The global population at the end of the century could be 2 billion below the UN forecasts. According to research led by the University of Washington in the US and is published in the Lancet, the current world population is expected to increase and is expected to reach 9.6 billion in 2064 and by the end of the century, the population will decline to 8.8 billion.
According to the report, more than 20 countries, including Japan, Spain, Italy, and more will see that their population will demise by half, while the Sub- Saharan population will be triple in size in the next 80 years to around 3 billion.
The population of Japan is expected to fall by half by the end of the century and the population of Nigeria will be four times i.e., to almost 800 million in 2100.
Low Fertility and its Reasons
The factors that lead to shrinkage in the population are, as the women and girls are becoming more educated and are widening access to contraception. If these trends are imposed then higher growth will ensue.
For example, Saharan Africa’s population is expected to rise, its fertility rates are expected to decline from 4.6 births per woman in 2017 to 1.7 by 2100.
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Lead to Increased Ageing Population and Declined Working Population
The reports highlight that due to the lower fertility rate not only result in population changes but also result in the growth of the older population, which will have negative impacts on the economy and can pose a challenge in many countries.
According to the report, older people will overtake the young people as there will be around 2.4 billion people above the age of 65 by 2100 as compared to people under the age of 20 with 1.7 billion.
As per the forecasts, China’s working-age population is expected to decline from 950 million (as in 2017) to about 360 million (by 2100).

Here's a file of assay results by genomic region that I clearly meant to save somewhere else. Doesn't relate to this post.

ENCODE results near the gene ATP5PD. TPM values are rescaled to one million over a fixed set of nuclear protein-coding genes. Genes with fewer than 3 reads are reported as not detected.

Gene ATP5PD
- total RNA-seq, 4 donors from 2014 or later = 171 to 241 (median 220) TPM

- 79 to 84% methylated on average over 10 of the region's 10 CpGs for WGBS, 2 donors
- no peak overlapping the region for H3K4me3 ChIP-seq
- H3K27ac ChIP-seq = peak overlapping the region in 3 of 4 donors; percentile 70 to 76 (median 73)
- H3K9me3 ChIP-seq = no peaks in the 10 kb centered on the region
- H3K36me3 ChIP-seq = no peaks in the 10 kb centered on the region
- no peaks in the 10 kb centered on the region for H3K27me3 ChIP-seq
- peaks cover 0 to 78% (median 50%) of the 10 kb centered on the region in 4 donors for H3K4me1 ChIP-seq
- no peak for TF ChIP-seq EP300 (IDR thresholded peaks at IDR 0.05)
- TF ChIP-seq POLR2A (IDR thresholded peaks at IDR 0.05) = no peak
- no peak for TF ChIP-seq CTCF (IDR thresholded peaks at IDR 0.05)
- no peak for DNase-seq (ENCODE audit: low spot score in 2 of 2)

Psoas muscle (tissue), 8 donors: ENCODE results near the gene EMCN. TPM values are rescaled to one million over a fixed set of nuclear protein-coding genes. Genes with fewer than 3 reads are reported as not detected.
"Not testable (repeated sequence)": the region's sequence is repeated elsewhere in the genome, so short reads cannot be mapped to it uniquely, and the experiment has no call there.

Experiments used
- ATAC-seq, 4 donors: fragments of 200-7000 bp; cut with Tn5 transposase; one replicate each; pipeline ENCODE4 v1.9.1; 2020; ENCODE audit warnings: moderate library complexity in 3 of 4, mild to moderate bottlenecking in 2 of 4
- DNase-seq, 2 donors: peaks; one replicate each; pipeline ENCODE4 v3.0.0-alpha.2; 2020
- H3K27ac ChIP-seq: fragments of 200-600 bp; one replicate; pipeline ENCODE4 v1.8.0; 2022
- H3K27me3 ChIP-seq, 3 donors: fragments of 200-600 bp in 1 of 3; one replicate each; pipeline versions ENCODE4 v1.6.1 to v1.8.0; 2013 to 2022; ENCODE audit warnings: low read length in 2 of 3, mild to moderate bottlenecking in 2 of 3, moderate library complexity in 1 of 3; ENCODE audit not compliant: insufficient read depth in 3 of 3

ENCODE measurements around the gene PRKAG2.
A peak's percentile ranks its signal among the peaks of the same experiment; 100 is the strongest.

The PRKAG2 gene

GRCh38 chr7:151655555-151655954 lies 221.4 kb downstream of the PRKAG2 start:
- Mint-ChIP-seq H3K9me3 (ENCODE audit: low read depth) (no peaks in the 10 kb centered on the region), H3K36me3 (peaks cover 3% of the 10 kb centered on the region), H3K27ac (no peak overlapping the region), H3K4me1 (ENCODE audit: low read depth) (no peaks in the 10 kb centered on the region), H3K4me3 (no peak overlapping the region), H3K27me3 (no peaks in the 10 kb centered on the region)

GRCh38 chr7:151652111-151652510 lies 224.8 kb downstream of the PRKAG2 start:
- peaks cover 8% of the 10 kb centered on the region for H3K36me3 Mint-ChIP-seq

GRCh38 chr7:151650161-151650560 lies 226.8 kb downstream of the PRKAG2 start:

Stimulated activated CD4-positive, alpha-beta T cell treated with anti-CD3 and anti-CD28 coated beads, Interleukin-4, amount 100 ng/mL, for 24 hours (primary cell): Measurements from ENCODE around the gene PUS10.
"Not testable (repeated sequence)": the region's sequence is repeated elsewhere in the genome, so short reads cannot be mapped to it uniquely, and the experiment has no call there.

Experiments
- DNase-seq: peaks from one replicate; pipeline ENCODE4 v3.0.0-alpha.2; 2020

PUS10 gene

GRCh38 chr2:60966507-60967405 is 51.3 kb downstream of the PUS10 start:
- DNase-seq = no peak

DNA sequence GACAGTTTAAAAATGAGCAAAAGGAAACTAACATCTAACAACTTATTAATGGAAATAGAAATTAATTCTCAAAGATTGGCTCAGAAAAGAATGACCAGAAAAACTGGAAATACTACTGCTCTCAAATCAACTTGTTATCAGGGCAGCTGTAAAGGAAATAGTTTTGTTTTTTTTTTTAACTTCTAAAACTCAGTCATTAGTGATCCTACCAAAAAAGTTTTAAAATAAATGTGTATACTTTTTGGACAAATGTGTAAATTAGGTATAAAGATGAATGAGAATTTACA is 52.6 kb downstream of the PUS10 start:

Similarly, India’s working-age population is expected to decrease from 762 million to about 580 million, while Nigeria’s working-age population is forecasted to increase from 86 million as in 2017 to 460 million in 2100.
The decline in the population will also pose for negative consequences and if the policymakers chose corrosive policies above embracing migration.
Christopher Murray, director of the Institute of Health Metrics and Evaluation (IHME) at the University of Washington in Seattle said, “However, a very real danger exists that, in the face of declining populations, some countries might consider policies that restrict access to reproductive health services, with potentially devastating consequences. It is imperative that women’s freedom and rights are at the top of every government’s development agenda.”
Stein Emil Vollset from IHME said, “While population decline is potentially good news for reducing carbon emissions and stress on food systems, with more old people and fewer young people, economic challenges will arise as societies struggle to grow with fewer workers and taxpayers, and countries’ abilities to generate the wealth needed to fund social support and healthcare for the elderly are reduced.”
Further Policies to Adopt
According to authors migration is important for the future as, without more liberal immigration policies, it is forecasted that the population of 23 countries like Japan, Thailand, Italy, and Spain will be halved.
Murray said, “The best solutions for sustaining current population levels, economic growth and geopolitical security are open immigration policies and social policies supportive of families having their desired number of children.”
In this study the authors considered different modes, they used data from past, considered the factors of fertility changes, etc. and this report also suggests that the population would be below a report by the UN Population Division in 2017 which suggest that global population of 10 billion by 2025 and 11 billion by 2100.